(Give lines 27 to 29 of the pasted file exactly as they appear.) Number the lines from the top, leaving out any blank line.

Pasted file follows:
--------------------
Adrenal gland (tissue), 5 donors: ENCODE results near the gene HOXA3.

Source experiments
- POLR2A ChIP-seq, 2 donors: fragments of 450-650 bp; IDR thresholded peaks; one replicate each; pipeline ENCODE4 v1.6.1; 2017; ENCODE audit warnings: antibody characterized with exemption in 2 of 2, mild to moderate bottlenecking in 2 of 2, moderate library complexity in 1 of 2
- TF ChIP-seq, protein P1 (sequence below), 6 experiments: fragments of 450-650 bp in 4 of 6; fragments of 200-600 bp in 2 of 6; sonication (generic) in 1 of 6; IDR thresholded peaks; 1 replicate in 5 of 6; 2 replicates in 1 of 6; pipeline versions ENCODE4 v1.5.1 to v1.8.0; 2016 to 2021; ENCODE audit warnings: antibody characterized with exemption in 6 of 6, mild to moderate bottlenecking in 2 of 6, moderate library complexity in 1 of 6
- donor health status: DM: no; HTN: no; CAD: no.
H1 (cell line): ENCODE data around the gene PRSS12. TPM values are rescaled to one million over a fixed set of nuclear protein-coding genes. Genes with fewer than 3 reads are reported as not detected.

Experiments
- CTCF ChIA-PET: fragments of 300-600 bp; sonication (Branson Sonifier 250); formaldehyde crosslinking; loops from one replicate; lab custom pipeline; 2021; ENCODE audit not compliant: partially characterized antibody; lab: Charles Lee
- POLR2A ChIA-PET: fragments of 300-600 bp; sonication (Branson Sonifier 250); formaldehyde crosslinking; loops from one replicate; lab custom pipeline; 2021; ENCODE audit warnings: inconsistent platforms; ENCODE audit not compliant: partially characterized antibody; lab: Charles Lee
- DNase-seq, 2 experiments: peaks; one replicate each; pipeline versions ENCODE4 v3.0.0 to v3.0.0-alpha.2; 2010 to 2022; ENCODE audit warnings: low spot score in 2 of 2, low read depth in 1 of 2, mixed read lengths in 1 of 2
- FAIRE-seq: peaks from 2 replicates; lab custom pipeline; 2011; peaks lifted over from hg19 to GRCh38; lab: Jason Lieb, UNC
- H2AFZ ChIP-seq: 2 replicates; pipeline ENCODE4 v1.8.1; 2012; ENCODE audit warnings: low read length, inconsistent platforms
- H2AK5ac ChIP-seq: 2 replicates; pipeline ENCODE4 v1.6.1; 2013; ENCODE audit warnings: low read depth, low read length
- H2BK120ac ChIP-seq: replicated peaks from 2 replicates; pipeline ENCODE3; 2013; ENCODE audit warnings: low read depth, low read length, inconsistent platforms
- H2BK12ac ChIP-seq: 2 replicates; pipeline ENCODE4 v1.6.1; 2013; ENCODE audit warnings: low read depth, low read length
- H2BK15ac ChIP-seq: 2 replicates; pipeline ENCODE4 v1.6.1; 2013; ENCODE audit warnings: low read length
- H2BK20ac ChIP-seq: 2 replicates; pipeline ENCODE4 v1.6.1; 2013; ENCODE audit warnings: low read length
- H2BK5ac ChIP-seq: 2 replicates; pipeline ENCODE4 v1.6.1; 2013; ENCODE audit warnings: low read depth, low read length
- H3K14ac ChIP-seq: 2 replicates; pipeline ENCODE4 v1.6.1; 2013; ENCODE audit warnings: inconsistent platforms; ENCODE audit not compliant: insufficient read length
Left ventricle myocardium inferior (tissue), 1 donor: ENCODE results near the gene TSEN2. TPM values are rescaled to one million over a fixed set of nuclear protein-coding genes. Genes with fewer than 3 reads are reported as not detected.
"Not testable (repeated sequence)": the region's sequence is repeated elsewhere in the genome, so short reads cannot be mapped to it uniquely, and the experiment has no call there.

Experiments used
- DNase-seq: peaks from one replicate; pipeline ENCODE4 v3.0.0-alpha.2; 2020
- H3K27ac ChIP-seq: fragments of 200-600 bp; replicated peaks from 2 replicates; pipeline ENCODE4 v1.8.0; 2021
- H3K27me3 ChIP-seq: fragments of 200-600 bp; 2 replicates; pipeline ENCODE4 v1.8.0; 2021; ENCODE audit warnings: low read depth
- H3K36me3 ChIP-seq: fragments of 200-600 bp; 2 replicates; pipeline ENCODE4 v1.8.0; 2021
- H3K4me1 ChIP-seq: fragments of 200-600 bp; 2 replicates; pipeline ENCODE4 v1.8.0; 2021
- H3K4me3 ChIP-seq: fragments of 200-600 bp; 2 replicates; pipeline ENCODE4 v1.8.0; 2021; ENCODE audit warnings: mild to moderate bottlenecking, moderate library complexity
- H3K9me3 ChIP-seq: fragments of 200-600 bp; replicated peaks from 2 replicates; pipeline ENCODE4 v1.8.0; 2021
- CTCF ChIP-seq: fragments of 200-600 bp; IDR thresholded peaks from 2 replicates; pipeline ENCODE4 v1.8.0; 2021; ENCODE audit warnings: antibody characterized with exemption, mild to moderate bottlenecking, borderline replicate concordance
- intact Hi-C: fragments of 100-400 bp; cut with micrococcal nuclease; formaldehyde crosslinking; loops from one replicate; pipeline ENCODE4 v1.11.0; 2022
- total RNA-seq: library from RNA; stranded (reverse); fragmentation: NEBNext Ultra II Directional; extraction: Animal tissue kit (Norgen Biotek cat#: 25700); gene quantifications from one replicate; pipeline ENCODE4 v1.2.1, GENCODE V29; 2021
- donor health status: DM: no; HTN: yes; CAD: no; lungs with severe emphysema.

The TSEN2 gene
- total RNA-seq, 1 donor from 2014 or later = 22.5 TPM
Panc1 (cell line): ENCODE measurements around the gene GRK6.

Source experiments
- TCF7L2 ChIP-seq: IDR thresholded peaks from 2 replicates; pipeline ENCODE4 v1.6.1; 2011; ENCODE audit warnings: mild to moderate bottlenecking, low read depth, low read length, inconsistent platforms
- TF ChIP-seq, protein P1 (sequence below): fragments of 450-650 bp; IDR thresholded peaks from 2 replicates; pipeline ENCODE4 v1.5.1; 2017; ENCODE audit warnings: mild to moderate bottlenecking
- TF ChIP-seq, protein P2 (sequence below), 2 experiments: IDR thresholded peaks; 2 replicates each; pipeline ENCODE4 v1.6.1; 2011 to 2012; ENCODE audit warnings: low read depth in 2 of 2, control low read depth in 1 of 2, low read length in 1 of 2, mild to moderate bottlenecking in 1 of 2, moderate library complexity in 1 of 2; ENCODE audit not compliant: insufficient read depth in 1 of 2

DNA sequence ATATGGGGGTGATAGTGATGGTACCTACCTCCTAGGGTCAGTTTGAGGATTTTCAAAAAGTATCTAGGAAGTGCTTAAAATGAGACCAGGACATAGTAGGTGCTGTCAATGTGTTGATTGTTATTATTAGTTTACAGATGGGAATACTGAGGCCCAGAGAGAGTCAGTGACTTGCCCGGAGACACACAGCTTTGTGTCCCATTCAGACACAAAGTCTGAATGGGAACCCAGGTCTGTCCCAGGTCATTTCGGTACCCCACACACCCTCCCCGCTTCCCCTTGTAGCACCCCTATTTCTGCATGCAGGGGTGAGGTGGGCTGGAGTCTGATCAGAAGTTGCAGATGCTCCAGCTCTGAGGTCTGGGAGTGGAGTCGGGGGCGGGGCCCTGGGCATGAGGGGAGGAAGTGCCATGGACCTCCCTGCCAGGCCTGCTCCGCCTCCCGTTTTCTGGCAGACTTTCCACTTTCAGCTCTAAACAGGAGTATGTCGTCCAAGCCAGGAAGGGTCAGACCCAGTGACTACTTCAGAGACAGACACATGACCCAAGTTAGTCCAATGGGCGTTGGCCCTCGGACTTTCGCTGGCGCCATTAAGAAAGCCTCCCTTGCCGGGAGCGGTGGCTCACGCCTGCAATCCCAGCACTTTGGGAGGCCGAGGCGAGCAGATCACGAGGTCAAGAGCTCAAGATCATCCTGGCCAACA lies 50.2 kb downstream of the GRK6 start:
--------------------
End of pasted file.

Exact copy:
- H3K4me1 ChIP-seq: fragments of 200-600 bp; 2 replicates; pipeline ENCODE4 v1.8.0; 2021
- H3K4me3 ChIP-seq: fragments of 200-600 bp; 2 replicates; pipeline ENCODE4 v1.8.0; 2021; ENCODE audit warnings: mild to moderate bottlenecking, moderate library complexity
- H3K9me3 ChIP-seq: fragments of 200-600 bp; replicated peaks from 2 replicates; pipeline ENCODE4 v1.8.0; 2021